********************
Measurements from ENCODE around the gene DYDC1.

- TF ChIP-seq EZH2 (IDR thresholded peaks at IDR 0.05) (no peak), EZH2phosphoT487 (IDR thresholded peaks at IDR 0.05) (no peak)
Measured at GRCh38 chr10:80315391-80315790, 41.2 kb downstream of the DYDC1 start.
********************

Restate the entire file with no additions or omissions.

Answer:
Measurements from ENCODE around the gene DYDC1.

- TF ChIP-seq EZH2 (IDR thresholded peaks at IDR 0.05) (no peak), EZH2phosphoT487 (IDR thresholded peaks at IDR 0.05) (no peak)
Measured at GRCh38 chr10:80315391-80315790, 41.2 kb downstream of the DYDC1 start.